Criminal Poetry

Interview with a late Crime Fiction great

I was delighted to catch the re-run of Mark Lawson’s 2006 interview with crime author PD James on BBC4 a few weeks’ ago.  What a wonderful woman! And a wonderful writer! Hard to believe she was 86 at the time of the interview and still had a few novels in her before she died in November last year aged 94. I hope I’m as active as her at that age (wouldn’t mind being that active at my present age!!).

I was particularly interested in her comments about the thorny problem of gruesome murder scenes: yes, they are gruesome, she acknowledged, and they should be realistic, but what was most important was that they conveyed the horror of murder to the reader. Which is why she chose mostly to describe the discovery of a body through the eyes of the person doing the discovering. The example used was from her novel A Taste for Death: a gentile lady arriving to do some church cleaning finds two bodies in the in vestry with their throats cut. Certainly a day less ordinary! And it is this incongruity that PD James found so fascinating: murder as a violent tear in the fabric of our ordered lives and the disorder and chaos it brings with it. A detective’s job therefore is all about bringing or restoring order. Intriguing stuff and Katie B. has to say that she concurs most heartily.

When ‘tecs get poetic

Baroness James also talked about creating her detective character, Adam Dalgleish, and how the downside of making him a published poet was that readers actually wanted to read some of his poetry. For all of you quaking in your boots at the thoughts that this author might be about to follow in her heroine’s footsteps and unleash some investigative verse on an unsuspecting public, you can all rest easy: none of Katie B.’s detectives will be writing poetry any time soon. I learned early on in my writing career that poetry is best left to the professionals, or at least to those with at least a modicum of talent for it.  My gifts – as I like to tell myself – lie elsewhere.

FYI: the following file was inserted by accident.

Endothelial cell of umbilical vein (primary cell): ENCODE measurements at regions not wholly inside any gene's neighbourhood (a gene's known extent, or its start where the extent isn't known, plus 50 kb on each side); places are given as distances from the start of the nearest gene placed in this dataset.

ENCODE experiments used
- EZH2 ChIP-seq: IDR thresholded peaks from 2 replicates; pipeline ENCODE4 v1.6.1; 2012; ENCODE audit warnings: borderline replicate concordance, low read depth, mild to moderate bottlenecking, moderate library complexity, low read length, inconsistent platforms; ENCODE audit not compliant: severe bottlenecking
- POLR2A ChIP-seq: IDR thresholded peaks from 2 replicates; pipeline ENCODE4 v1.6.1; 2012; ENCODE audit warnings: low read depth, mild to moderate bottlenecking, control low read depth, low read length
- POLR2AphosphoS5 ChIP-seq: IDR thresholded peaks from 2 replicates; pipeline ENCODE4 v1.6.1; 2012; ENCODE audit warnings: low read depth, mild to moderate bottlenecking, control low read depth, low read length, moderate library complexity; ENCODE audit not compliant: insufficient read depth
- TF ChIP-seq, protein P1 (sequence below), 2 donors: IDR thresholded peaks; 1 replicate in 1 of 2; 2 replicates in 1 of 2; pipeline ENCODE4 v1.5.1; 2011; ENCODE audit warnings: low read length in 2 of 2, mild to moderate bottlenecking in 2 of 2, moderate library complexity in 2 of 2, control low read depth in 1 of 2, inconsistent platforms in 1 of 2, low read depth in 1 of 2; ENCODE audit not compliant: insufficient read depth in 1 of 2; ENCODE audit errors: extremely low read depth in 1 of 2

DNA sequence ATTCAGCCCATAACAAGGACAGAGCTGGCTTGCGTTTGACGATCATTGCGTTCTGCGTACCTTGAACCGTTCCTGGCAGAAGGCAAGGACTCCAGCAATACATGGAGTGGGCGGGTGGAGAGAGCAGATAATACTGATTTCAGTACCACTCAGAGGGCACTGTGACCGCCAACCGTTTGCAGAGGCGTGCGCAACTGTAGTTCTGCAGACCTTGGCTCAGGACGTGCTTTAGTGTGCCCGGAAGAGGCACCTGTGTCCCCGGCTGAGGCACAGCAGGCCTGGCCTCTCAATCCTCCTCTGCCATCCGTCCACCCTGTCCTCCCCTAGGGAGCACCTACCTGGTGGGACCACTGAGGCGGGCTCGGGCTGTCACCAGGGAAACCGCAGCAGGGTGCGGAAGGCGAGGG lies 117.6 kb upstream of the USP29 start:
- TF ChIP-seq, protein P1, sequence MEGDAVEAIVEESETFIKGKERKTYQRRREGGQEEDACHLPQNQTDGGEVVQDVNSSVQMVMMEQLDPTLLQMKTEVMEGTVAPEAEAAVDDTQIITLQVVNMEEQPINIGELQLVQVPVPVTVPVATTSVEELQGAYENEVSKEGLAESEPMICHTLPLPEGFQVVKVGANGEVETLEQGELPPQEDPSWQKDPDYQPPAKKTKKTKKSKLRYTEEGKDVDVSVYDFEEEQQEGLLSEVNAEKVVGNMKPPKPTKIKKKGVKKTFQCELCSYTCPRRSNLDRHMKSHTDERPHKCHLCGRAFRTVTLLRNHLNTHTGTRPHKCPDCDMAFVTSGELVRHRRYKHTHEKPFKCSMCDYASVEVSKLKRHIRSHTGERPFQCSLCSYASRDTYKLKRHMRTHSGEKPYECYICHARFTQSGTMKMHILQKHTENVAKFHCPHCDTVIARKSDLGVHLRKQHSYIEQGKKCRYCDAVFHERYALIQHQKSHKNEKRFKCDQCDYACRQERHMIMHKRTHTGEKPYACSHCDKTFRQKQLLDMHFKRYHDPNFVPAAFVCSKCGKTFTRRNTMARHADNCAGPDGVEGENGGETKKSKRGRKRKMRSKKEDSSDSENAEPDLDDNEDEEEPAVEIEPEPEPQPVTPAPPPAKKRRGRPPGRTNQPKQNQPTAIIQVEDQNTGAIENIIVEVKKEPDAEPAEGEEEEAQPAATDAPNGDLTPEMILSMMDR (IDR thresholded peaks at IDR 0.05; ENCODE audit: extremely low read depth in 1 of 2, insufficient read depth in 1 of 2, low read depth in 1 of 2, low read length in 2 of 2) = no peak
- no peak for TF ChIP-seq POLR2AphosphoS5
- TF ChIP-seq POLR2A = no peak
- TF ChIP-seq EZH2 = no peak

The sheer 30,000 feet drop from the sublime to the ridiculous…

And just to conclusively prove why there is definitely no place for one’s poetic output in one’s crime fiction , here’s a  short ditty I threw together earlier:

 There’s a green-eyed yellow idol to the North of Kathmandu; /He was on his way to Birmingham, but forgot to change at Crewe. /And so he sat on Platform Four, dejected and forlorn, /With misty eyes and deep regret that ever he was born./ ‘Alas, says he, I am a-Freud, oh, woe is me, oh woe! /No longer Jung, my id I see subsumed by my e-go!’

Don’t say I didn’t warn you!

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